Lance Mehl, a former Penn State football player and retired New York Jet, was asked to describe Sandusky’s previous reputation. In a deep booming voice, the player-turned-probation officer replied, “Very good! We all looked up to him. He is a class act.”

Aside from defending their client’s character, the defense team also sought to discredit his accusers. Two Pennsylvania state troopers, Colonel Scott Rossman and the retired Corporal Joseph Leiter, were questioned about the technique they used in questioning the “50 or 60” young men contacted during the initial Sandusky investigation.

But it was one interviewed in particular that Amendola was interested in, zeroing in on a 16-minute section of a recording the troopers made of their initial interview with alleged victim No. 4, who is 28 years old. The recorder was inadvertently left on when the young man had stepped out to have a cigarette. During a casual discussion with the No. 4’s lawyer, Corporal Leiter is heard agreeing to tell the nervous accuser when he returns that he was not the only one revealing graphic, sexual things about Sandusky. Sandusky’s team believes that tainted the young man’s revelations.

“You mentioned [to accuser No. 4] rape, oral sex, and other activities you got from other accusers, right?” defense attorney Karl Rominger asked.

“Yes,” the corporal said. “But nothing more specific than that.”

The jurors bowed their heads and seemed to listen intently to the audio tape. Juror No. 8—dubbed Mr. Rogers by the media—put his hand to his mouth and concentrated on a spot on the floor. Juror No. 4, in the back row, closed his eyes while listening. Others took a few notes. It was impossible to tell if the panel was buying Amendola’s “tainted witness” argument.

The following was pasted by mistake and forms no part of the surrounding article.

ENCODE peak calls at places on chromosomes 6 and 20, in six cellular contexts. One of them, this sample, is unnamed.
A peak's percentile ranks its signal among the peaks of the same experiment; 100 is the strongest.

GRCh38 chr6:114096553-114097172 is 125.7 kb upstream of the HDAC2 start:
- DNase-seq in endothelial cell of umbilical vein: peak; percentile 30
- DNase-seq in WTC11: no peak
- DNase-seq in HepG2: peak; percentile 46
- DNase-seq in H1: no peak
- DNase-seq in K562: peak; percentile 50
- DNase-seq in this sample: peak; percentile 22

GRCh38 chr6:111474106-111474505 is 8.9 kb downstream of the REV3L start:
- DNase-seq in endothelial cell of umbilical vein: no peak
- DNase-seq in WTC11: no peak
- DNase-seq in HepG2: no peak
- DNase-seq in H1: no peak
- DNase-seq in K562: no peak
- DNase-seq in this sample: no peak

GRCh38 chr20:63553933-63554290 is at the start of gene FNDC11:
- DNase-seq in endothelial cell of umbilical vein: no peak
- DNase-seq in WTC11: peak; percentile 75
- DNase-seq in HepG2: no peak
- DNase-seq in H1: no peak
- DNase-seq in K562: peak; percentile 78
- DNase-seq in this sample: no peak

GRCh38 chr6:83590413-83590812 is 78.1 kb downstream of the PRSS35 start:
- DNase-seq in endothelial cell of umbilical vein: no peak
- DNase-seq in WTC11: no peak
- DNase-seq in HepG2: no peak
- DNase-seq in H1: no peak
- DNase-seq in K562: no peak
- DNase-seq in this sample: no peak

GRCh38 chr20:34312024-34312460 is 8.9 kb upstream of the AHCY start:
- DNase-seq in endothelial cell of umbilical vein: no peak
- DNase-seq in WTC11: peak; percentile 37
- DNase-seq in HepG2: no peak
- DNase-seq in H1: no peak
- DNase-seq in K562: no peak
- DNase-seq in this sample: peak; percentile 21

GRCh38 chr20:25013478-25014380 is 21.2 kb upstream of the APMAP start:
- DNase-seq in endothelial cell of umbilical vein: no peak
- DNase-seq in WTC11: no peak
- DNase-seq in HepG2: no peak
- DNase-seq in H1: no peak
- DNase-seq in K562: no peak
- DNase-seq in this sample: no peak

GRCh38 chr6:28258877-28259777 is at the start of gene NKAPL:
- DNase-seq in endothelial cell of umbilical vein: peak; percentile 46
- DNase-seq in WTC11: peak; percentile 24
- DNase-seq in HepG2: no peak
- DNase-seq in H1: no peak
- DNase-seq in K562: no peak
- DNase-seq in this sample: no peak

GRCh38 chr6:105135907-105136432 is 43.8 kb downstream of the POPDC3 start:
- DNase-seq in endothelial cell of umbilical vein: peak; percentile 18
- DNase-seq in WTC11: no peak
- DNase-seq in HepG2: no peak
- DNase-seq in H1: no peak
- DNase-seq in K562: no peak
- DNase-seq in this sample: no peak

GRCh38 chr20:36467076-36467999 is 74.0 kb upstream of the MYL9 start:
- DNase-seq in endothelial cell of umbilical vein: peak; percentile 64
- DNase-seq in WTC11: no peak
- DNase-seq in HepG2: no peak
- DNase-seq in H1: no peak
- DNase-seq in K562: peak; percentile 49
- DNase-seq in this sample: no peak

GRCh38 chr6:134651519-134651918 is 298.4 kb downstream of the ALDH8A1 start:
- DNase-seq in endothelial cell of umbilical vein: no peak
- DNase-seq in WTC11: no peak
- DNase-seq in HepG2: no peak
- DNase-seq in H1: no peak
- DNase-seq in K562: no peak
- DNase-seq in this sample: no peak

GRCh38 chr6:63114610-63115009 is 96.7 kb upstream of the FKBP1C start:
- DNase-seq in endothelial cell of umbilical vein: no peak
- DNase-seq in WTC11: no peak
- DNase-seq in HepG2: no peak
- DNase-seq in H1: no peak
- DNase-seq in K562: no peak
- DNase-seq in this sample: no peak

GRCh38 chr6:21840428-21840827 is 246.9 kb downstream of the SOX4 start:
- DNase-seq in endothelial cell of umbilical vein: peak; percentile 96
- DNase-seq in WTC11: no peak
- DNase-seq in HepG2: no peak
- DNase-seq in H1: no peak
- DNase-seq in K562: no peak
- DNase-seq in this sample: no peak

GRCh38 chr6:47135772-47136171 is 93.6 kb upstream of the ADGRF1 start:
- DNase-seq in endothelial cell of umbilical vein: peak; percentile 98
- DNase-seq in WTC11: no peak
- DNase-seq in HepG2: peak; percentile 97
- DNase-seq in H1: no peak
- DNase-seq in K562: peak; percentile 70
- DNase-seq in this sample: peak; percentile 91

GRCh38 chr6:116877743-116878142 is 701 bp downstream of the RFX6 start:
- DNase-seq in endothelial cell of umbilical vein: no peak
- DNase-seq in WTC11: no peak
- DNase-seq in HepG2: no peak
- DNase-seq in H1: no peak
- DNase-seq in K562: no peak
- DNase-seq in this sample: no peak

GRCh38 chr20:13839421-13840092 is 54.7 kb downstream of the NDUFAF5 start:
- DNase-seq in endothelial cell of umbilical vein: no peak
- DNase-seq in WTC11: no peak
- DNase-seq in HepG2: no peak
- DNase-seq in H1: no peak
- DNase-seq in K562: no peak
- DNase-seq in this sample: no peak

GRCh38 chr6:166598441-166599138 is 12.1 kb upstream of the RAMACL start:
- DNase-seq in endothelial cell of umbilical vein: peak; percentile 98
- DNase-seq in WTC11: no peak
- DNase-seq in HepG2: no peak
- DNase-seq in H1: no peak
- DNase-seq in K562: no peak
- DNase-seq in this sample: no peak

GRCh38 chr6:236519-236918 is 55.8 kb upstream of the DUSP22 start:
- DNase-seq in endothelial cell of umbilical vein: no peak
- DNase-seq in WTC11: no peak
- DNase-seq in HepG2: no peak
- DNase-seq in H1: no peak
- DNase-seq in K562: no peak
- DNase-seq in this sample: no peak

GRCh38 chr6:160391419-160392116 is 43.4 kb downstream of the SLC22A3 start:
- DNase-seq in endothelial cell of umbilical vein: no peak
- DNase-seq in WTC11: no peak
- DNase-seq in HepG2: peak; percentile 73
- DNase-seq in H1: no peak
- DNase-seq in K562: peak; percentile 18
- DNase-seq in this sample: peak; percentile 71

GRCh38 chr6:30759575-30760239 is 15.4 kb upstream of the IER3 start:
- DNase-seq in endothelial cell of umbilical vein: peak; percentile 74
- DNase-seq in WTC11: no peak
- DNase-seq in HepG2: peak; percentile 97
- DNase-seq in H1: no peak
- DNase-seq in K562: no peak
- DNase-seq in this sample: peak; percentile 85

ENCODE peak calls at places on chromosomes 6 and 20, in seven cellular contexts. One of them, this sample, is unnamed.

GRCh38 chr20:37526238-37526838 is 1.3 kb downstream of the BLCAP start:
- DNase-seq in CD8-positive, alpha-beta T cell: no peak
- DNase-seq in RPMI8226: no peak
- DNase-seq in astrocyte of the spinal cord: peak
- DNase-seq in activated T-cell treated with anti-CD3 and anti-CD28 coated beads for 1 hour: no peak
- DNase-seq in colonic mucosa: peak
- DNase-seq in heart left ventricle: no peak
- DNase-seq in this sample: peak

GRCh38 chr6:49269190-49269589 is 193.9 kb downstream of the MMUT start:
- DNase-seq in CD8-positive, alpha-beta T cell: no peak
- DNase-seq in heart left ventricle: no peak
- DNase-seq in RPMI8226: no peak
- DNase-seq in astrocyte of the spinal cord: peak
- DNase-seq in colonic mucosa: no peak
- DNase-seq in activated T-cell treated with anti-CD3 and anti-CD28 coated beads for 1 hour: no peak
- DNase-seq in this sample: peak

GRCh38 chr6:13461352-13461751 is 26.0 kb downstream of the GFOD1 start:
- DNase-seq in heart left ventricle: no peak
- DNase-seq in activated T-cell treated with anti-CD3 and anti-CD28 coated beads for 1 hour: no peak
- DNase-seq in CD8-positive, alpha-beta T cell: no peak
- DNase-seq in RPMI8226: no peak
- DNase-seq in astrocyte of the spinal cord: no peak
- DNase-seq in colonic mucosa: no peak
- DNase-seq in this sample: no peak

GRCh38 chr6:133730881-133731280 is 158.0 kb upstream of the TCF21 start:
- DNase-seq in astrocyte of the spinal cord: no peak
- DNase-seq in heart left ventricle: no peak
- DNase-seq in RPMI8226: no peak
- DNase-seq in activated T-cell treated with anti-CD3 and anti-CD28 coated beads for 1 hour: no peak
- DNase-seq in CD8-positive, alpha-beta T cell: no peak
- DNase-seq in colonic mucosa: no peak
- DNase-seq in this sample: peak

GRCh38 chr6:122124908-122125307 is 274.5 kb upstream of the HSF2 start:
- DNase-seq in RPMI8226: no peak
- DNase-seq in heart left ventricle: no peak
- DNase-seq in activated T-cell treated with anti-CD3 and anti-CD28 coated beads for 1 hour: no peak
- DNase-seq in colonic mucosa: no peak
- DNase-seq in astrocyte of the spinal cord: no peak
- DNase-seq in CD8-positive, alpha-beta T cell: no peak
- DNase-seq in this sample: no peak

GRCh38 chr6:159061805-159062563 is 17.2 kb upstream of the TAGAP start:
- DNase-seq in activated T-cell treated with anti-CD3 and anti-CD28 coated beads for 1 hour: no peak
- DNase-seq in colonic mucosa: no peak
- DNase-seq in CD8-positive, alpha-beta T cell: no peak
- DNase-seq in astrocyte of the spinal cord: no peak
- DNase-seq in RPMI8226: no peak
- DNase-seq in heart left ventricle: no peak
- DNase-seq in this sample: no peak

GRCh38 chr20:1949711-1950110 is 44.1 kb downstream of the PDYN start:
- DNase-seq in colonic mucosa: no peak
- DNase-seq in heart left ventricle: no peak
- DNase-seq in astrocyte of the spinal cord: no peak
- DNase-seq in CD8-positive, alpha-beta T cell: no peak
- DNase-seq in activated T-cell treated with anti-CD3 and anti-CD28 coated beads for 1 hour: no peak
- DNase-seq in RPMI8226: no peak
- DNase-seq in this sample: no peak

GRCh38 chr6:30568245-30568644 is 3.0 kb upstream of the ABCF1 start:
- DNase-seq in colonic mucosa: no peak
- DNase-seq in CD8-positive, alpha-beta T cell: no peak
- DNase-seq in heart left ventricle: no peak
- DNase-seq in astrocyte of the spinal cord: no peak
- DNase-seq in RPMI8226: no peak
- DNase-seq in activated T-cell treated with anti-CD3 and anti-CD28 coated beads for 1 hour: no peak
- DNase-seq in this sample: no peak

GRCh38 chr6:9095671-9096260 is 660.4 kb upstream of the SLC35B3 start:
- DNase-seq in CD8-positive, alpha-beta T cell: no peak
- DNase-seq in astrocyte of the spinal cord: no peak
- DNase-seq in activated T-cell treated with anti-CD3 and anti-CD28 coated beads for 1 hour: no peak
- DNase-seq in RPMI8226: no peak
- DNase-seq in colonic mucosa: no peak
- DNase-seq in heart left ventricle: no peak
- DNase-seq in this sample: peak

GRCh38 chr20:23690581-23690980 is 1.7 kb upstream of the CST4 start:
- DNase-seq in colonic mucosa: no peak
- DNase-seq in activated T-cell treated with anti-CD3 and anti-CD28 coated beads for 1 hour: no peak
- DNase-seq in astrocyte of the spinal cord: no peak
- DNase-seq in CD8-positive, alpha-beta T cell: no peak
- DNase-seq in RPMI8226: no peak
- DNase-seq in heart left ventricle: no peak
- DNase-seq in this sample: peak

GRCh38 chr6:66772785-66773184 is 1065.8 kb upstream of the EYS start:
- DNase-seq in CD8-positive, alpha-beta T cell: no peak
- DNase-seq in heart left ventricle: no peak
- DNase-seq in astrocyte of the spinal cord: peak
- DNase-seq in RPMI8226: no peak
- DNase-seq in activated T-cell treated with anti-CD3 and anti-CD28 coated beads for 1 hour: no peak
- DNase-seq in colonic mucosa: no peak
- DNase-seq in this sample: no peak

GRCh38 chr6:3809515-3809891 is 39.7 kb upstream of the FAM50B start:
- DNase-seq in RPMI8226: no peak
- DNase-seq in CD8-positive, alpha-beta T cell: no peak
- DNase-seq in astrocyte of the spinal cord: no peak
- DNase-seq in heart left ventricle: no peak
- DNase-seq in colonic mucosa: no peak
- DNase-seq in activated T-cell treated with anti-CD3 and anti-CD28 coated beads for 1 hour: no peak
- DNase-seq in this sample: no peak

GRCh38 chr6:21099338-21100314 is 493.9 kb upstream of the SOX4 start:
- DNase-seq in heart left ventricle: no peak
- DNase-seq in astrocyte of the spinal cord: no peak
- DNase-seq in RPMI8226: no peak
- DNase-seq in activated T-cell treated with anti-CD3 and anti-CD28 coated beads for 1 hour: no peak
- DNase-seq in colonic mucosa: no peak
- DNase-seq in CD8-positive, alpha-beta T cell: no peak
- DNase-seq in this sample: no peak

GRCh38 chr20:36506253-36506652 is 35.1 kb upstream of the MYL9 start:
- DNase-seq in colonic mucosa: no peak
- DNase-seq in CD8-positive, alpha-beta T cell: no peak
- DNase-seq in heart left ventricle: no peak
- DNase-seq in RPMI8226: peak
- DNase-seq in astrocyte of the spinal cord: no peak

They also heard a childhood friend of accuser No. 4 describe him as being “a dishonest person who embellished stories.”

Meanwhile, in a salvo directed at discrediting alleged victim No. 1, a next door neighbor testified that the boy’s mother, upon learning that her son may have been molested by Sandusky, exclaimed, “I will own his house!” At another time, Josh Fravel told the jury, she said, “When this is over [I’ll] have a nice big house in the country where her dogs could run free.” Fravel said the boy told him, “When this is all over I’ll have a nice new Jeep.”

Keeping up the trial’s astonishing pace, the jury is expected to begin deliberating on Thursday after closing arguments. The prosecution’s brief rebuttal is expected to include a newly discovered, un-aired clip from an interview Sandusky gave to NBC’s Bob Costas in November—one that many legal experts consider to have been ill-advised. In one unaired portion, Sandusky rambles into what could be construed as a self-incriminating statement.

“I didn’t go around seeking out every young person for sexual needs that I’ve helped,” he says. “There are many that I didn’t have...I hardly had any contact with, who I have helped in many, many ways.”